#2. Late Tax Returns Penalty

The day after a taxpayer fails to file their tax return, they may be charged late costs. As such, you may owe California state taxes. Generally, in California, taxpayers face a penalty of more than 5% for each month they fail to file their taxes.

#3. Unpaid Child Support

Not paying child support is another reason why you may owe California state taxes. Generally, the Financial Franchise Board (FTB) has the authority to send a charge to a parent who has not paid their child support payments on time. Likewise, if you fail to pay child support, the FTB may deduct money from your paycheck until you pay the past-due total. The FTB can even place a tax lien on a taxpayer’s property. This will allow confiscation of such property if you fail to pay child support.

#4. Failure to Pay Tax Debt

Generally, it may be difficult for taxpayers who are unable to pay their entire tax payment to reduce their debt. You will owe California state taxes and almost certainly be liable to tax penalties on top of your tax debt. This is if you do not have a payment plan with the Financial Times Borrower’s Bureau (FTB).

#5. Business Tax Debt

In a situation where business owners or executives lack the financial means to pay their taxes, they may be accountable for the company’s debts. This however may result in the business owners being saddled with the cost when it comes to paying VAT as well as other business taxes.

Why Do I Owe State Taxes But Not Federal

The United States has a three-tiered income tax system, with taxes levied by the federal, state, and municipal governments. In that they apply a percentage rate to taxable incomes, federal and state income taxes are identical. They differ significantly, however, in terms of those rates and how they are implemented

Generally, the federal government, as well as all 50 states, have the authority to collect taxes. There are 43 states that have a state income tax, with California charging a whopping 13.3%. However, you must file a state tax return in addition to your federal tax return when filing your taxes.

Normally, federal taxes are for everyone, regardless of where they live. The IRS requires most persons to file a tax return, with a few exceptions. However,  the data you give on your federal tax return will be utilized to calculate how much federal income tax you owe.

Consequently, what factors influence whether you owe or receive a federal taxes refund? You may be eligible for a refund if a company spent too much in taxes through payroll withholdings during the year. So, you may owe more state taxes and not federal if you pay too little withholding.

However, if you live in one of the states that collect income taxes, you must file a state return. This is in addition to your federal return. Your income and the tax deductions or credits you claim determine how much you owe in state income taxes and not federal.

Another reason you may owe state taxes but not federal is that your state tax bracket may differ from that of the federal tax bracket. Likewise, the amount of taxes you pay throughout the year will determine regardless of whether you owe state taxes and not federal or receive a refund.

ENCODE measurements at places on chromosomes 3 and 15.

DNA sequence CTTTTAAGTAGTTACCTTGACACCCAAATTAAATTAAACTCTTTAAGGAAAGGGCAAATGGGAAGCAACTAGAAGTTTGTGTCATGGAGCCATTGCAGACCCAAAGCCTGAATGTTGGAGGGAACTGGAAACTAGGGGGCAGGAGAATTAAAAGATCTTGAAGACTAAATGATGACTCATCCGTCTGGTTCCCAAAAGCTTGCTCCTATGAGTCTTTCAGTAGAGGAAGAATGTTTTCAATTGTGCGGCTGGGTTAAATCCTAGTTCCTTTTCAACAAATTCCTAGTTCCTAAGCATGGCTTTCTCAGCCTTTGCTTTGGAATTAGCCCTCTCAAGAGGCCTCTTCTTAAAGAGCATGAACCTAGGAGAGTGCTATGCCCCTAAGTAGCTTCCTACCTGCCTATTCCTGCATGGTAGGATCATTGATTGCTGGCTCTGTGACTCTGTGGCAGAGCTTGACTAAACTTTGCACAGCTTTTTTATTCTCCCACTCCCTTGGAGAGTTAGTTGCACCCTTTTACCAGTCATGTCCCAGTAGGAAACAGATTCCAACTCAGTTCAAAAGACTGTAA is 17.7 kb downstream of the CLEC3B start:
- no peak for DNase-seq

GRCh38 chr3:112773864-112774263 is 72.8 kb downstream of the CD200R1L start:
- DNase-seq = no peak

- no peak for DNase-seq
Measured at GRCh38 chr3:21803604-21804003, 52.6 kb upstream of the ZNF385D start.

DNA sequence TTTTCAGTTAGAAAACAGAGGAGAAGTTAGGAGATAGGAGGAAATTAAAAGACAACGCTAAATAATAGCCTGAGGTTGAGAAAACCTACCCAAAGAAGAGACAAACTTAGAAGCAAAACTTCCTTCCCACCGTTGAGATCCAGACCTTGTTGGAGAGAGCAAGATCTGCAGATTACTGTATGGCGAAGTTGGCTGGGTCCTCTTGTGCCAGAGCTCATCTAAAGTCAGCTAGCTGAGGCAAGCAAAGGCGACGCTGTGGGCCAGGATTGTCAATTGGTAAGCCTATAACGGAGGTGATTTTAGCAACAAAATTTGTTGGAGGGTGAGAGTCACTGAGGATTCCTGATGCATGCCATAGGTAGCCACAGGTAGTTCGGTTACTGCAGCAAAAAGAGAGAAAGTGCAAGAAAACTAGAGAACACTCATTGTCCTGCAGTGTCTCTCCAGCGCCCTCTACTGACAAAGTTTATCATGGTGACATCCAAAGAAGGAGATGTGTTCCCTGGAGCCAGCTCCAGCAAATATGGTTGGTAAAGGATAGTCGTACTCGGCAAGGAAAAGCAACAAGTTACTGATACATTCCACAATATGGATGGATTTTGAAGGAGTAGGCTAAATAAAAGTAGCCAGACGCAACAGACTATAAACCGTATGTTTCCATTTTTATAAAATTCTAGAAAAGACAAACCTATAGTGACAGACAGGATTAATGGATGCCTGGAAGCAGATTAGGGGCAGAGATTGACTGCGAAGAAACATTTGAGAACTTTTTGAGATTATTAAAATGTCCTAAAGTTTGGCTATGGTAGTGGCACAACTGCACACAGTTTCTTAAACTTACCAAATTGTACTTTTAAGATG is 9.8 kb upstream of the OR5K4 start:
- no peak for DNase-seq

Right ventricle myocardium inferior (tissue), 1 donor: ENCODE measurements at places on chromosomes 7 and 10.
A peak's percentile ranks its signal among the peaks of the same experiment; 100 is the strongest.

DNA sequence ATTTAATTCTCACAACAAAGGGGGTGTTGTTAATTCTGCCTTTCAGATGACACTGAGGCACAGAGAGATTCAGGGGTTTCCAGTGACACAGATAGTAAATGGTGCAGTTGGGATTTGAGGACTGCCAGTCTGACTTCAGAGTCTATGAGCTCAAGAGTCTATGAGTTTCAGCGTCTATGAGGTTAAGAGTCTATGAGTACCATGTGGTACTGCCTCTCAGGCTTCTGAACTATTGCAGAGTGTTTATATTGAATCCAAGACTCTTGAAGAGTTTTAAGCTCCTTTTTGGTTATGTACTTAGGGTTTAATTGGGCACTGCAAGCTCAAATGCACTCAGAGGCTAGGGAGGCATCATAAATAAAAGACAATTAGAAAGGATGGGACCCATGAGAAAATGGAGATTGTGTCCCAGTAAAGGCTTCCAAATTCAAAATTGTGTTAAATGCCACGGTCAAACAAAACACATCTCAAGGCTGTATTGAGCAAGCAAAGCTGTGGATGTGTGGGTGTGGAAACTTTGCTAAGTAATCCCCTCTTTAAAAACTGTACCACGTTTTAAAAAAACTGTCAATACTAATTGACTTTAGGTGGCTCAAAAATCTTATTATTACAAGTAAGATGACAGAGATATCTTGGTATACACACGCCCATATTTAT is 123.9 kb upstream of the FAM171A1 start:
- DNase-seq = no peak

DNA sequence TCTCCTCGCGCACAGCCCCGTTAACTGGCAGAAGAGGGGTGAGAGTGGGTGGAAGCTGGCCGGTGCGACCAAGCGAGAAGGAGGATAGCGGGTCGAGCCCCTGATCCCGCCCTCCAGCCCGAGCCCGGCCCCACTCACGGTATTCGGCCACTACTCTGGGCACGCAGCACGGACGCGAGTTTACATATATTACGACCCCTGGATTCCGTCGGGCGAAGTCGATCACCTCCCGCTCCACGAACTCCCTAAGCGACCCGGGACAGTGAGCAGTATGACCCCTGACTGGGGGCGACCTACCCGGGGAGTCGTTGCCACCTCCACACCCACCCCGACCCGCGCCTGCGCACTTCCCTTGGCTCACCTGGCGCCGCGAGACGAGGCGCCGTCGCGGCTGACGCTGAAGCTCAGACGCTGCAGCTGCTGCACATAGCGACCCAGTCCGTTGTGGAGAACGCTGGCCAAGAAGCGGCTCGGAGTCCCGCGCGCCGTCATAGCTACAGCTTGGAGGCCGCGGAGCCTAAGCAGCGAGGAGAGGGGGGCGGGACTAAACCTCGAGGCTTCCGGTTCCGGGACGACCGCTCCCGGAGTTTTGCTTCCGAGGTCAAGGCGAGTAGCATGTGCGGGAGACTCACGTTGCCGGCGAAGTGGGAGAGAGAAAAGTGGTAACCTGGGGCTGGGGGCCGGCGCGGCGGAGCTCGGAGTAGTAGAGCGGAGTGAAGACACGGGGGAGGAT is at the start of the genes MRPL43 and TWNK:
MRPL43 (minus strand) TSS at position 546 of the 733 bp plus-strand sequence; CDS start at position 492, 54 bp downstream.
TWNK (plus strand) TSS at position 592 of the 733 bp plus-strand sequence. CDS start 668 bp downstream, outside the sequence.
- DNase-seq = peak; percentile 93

I Owe State Taxes How Do I Pay

There are several ways or options you can choose from to pay to the IRS and state(s) if you owe state taxes. You can pay immediately or arrange installments payment.

#1. Electronic Funds Withdrawal

You will be given the opportunity to have your payment electronically withdrawn. This is upon completing your current year’s tax return(s) with an amount owing to the IRS and/or state. You’ll be requested for the routing number as well as the account number of the bank you want to use.

#2. Mail Payment

Whenever there is a balance outstanding on your accepted return, there will be a payment voucher in the state return PDF you accept. However, when mailing your payment, try to include the voucher with the check. The check for the state tax you owe. You can always find the mailing address on the payment voucher.

#3. Credit or Debit Cards

Some states will allow taxpayers to pay their bills using debit or credit cards online, by phone, or on a mobile device. However, there may be additional charges. You can visit your state’s website for more on payment options

#4. Direct Pay

You can as well pay the state taxes you owe straight from your savings or checking account which is free.

You can also with cash in a functioning IRS retail partner. However, you will need to visit the IRS website for instructions on how to make the payment.

Conclusion

Although owing state taxes might be a financial burden, it’s critical to comprehend the causes behind a higher tax bill. However, you need to understand why you owe state taxes and not federal. Thus you can talk to a financial specialist who can assist you in identifying further strategies to reduce your tax liability as well as future occurrences.

FAQs

Why did I get state taxes but not federal?

The IRS processes federal tax returns, while your state government processes the state tax returns. These are two different administrations that work independently of each other. So, it is common for you to receive your state tax refund before you receive your federal refund.

Why do I always owe federal taxes?

In a nutshell, over-withholding means you’ll get a refund at tax time. Under-withholding means you’ll owe. Many people try to get as close as possible to even so they get more money in their paychecks during the year but don’t owe a lot or get a bigger refund at tax time

Why do I owe state taxes Turbotax?

The most likely reason is that you just didn’t have enough State Taxes withheld from your paycheck(s), and/or you didn’t have any deductions or credits to offset your income. 

Why do I owe a large sum in Texas

Simply put, if you owe a large sum in taxes, it’s likely because you kept too much of your paycheck during the year and had too little withheld automatically. If you owe more than $1,000, you also have to pay a penalty to the IRS